This July, Diyet and the Love Soldiers released a video project to accompany their song, “Brave Face.” The track was the third single and opener from the multi-stylistic group’s recent studio album, 2018’s Diyet and the Love Soldiers. The album had already received recent accolades including winning the Canadian Folk Music Award for Indigenous Songwriter of the Year and landing the band nominations for the Indigenous Music Award for Folk Album of the Year and the Western Canadian Music Awards for Indigenous Artist of the Year.

Though Diyet and the Love Soldiers had their year’s touring plans scrapped, like many other bands and artists, due to the ongoing COVID-19 pandemic and the changes that have come with it, singer, bassist and band leader Diyet van Lieshout says it’s as important as ever for artists to continue creating.
“Music and art is what sustains the enduring human spirit when we are facing difficult challenges,” she said. “When our fears begin to subside, we will see a surge in new music, art and words. It will be exciting and I’m looking forward to it.”

Diyet and the Love Soldiers is rounded off by van Lieshout’s husband and long-time collaborator Robert van Lieshout, who plays acoustic guitar, drums and percussion, and Juno award-winning producer Bob Hamilton on electric guitar, pedal steel guitar and mandolin. The group had been exploring ideas for a music video to complement and capture the essence of “Brave Face” when Robert had the idea to create a compilation of close-ups of people’s faces. The band members liked the idea and enlisted the help of well-known local photographer and visual storyteller Allistair Maitland.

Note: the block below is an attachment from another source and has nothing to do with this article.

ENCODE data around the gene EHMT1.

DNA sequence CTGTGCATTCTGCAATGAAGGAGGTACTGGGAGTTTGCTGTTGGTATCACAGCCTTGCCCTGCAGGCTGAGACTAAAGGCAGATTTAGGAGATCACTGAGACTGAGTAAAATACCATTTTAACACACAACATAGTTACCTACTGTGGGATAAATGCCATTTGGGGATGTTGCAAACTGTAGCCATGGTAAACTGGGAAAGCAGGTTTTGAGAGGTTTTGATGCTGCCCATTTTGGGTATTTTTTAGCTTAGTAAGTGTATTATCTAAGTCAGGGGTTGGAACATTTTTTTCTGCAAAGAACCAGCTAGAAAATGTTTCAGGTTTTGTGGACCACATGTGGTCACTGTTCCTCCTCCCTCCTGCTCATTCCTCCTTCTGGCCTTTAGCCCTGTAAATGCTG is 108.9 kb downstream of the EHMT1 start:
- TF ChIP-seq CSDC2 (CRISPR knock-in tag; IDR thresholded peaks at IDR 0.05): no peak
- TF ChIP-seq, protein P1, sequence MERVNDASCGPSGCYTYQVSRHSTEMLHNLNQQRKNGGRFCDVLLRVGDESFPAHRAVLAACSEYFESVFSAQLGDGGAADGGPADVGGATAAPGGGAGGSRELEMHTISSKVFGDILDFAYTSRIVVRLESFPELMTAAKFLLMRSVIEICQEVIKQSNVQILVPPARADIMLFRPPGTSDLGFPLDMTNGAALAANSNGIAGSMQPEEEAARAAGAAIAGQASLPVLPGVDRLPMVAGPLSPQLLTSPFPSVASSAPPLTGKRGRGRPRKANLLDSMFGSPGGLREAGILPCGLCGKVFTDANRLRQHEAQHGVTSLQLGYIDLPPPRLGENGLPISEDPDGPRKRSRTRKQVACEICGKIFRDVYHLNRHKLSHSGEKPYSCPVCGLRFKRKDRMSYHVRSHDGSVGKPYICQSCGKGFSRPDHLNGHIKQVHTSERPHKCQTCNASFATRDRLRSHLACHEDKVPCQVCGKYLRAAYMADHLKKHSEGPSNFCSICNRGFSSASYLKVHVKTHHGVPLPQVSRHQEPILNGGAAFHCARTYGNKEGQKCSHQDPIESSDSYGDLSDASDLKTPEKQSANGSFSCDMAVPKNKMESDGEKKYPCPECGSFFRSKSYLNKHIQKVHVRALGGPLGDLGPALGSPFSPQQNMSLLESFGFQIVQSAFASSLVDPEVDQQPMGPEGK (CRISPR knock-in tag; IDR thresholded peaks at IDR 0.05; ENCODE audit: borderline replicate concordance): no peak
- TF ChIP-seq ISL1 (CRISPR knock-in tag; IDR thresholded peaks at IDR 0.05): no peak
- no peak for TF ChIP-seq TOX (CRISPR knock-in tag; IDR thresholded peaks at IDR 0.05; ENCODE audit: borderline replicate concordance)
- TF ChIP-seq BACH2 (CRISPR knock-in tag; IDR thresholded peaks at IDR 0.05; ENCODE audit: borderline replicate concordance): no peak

From there, [Maitland’s] creative mind took over and created a stunning montage of living portraits, according to the frontwoman.
The simple yet powerful video project shows faces of people from many different walks of life, of different ages, ethnicities and backgrounds. Van Lieshout’s own background is an important part of her artistic presence, as her Southern Tutchone, Tlingit, Japanese and Scottish heritage all hold sources of inspiration for her when it comes to creating music and telling stories.

“The human face can tell you an entire story in a few seconds. That connection is an undeniable force,” van Lieshout said in a press release for the video. “The lyrics in ‘Brave Face’ acknowledge my own feelings around loss and trauma, but serve as a reminder that joy is literally right in front of us too. I wanted to extend that to others who were hurting. You aren’t alone.”

While van Lieshout says her band hopes to be able to get back out on the road to tour and perform again by the end of the year, or at least early on in 2021, they refuse to sit idly until then, and hope to record some new music in the meantime. While their 2018 record was the first release under the Diyet and the Love Soldiers moniker, van Lieshout had previously released two other albums, 2010’s The Breaking Point and 2013’s When You Were King, simply under the name Diyet. “Brave Face” was preceded by two other singles, titled “We’re Still Here” and “Two Little Birds.” For van Lieshout, music is more than just a career. Her creativity shapes everything she does. Her life is defined by her art.
“I’d say I’ve always been looking at life from a creative lens,” she said. “I have so many influences that are musical and non-musical and they continue to shape and inspire me to sing.”

The music video for “Brave Face” is available on YouTube, on Diyet and the Love Soldiers’ channel.